Native Heritage Night Success for WNBA and UNITY

If you didn’t know, April 14, 2014 was a day that will be noted in history books. Shoni Schimmel became the highest drafted Native women in the Women’s National Basketball Association (WBNA). Since then, she has been revered as an inspiration to Native people, youth and adults alike. Her impact became clear August 5, 2014 when thousands of Native basketball fans from across the country traveled to Phoenix, AZ to watch Schimmel and the Atlanta Dream take on the Phoenix Mercury.

“It was a great feeling. It felt like a home game for us, especially being in Indian country,” said Schimmel, also known as “Showtime Shoni”, who is a member of the Confederated Tribes of Umatilla Indians. The nearly sold out crowd came prepared with homemade signs and heartfelt cheers that became deafening when her name was announced at the start of the game.

Even though Schimmel was not able to give her best performance, the rookie MVP was able to answer questions of those who wanted to stay after the game. In fact, so many wanted to hear the wise words of the young woman that extra seats had to be opened to accommodate the crowd. Schimmel left the youth in the crowd who are on the pursuit of fulfilling their dreams a word of advice: “don’t ever let anyone tell you that you can’t do it.”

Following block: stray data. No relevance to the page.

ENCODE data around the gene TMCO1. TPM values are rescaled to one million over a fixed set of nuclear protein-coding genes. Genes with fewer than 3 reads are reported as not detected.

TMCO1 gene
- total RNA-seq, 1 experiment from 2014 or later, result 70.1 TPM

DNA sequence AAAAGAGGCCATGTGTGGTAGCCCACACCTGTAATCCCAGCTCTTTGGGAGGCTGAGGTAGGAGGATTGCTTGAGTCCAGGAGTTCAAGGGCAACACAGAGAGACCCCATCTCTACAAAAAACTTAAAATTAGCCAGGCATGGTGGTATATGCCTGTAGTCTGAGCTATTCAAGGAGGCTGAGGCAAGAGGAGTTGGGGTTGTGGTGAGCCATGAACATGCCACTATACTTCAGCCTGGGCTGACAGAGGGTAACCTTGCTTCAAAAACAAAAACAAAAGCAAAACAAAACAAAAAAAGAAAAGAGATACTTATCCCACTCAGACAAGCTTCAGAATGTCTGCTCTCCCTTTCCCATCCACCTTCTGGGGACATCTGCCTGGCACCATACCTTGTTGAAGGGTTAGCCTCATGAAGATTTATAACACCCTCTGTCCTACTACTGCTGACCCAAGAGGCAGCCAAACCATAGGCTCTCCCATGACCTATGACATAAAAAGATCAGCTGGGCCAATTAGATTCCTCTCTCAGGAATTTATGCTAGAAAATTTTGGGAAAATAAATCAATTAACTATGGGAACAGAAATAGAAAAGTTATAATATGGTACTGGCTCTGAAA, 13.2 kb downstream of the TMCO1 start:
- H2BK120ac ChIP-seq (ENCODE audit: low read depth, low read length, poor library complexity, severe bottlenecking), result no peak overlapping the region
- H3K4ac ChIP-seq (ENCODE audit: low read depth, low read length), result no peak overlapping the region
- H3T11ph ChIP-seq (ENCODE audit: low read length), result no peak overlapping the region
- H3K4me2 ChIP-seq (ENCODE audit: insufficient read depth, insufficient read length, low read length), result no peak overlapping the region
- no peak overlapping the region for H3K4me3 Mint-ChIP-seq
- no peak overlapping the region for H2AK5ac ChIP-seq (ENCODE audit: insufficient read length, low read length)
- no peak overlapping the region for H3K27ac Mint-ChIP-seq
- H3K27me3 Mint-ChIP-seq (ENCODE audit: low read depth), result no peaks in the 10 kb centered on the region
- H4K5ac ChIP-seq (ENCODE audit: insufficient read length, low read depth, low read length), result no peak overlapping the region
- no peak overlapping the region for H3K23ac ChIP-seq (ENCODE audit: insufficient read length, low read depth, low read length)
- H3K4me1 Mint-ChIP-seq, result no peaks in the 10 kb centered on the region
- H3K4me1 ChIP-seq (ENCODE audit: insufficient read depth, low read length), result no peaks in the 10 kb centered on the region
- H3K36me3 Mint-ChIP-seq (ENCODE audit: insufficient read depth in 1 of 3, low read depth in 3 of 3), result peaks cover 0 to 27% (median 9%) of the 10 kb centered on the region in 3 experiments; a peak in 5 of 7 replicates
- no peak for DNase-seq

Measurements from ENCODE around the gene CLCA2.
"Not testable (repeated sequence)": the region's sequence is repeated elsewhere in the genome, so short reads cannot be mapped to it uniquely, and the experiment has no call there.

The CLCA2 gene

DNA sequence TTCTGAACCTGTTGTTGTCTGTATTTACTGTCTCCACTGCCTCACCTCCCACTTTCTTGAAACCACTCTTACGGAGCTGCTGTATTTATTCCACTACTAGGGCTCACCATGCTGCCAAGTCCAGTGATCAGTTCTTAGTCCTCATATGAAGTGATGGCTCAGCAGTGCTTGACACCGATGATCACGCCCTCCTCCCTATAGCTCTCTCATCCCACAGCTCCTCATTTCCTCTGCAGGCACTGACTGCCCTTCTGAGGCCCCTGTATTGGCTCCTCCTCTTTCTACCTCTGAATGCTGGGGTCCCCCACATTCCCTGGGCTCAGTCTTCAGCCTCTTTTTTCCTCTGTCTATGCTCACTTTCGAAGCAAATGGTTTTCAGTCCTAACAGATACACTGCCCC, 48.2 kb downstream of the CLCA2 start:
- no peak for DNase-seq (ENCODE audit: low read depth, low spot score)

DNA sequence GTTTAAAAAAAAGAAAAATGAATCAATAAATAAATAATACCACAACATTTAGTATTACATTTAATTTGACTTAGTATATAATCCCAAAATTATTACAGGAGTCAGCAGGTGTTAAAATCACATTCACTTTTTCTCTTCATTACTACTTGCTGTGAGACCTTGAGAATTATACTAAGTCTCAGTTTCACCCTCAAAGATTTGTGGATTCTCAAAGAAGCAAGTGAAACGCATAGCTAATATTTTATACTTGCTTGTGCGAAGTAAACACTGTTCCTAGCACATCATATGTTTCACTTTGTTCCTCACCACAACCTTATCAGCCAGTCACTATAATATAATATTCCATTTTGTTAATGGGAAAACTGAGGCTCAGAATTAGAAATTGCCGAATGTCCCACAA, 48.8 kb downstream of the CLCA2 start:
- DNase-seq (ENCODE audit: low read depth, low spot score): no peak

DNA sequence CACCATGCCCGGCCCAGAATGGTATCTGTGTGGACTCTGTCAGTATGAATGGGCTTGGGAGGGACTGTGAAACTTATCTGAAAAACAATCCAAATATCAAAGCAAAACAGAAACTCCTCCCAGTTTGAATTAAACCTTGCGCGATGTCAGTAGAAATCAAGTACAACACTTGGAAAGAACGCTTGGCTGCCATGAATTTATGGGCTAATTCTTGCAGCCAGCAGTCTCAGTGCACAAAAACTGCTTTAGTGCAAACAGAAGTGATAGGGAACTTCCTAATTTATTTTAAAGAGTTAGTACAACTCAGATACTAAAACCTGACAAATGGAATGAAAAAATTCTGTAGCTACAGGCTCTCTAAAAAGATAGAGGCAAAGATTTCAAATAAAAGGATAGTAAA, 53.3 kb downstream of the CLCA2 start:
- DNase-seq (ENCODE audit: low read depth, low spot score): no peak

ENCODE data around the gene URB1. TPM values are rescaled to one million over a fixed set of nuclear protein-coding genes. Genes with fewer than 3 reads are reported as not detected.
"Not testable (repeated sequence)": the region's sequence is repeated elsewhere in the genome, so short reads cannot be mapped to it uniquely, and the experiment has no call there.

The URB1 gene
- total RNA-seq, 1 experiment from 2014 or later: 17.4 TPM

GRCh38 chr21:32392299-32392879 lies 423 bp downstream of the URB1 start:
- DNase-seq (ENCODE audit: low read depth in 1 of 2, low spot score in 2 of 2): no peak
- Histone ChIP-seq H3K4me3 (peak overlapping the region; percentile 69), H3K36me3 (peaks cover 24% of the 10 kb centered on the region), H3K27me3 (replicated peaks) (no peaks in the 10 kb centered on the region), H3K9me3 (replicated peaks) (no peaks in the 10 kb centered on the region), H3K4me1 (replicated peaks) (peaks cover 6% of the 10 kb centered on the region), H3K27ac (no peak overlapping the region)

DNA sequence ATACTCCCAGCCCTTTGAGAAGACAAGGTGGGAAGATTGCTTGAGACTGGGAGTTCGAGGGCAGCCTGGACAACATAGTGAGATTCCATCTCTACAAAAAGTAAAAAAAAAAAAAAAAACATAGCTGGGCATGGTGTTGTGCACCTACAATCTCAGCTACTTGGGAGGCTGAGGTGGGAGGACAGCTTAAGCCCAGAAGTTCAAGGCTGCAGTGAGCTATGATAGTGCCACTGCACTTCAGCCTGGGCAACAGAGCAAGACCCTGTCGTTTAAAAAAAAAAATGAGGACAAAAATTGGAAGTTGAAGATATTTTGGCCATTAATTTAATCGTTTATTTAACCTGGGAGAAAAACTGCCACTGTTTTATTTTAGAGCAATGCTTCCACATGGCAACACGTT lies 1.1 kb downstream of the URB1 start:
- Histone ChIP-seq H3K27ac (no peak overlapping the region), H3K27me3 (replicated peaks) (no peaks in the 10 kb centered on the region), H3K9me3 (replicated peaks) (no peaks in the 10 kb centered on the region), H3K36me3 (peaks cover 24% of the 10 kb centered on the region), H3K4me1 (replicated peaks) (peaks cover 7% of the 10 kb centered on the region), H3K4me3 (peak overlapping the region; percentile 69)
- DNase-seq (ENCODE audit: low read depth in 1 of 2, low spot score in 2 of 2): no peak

Crowd goers were not the only group that benefited from the Native Heritage Night. The United National Tribal Youth, Inc. (UNITY) was another beneficiary from the outpour of support for Schimmel, as a portion of the ticket sales were donated to the organization. UNITY had the opportunity to share with fans traditional cultural songs and dances from the Ak-Chin Youth Council, Yavapai Apache Nation Youth Council, and Yellowbird Indian Dancers. In addition to the great heritage demonstrations, UNITY was also able to promote awareness about their youth programs through a booth on the concourse at the stadium and the recognition of tribal royalty and “25 under 25” Honorees during halftime. To learn more about the UNITY organization, visit

Photo credit: Indian Country Today Media Network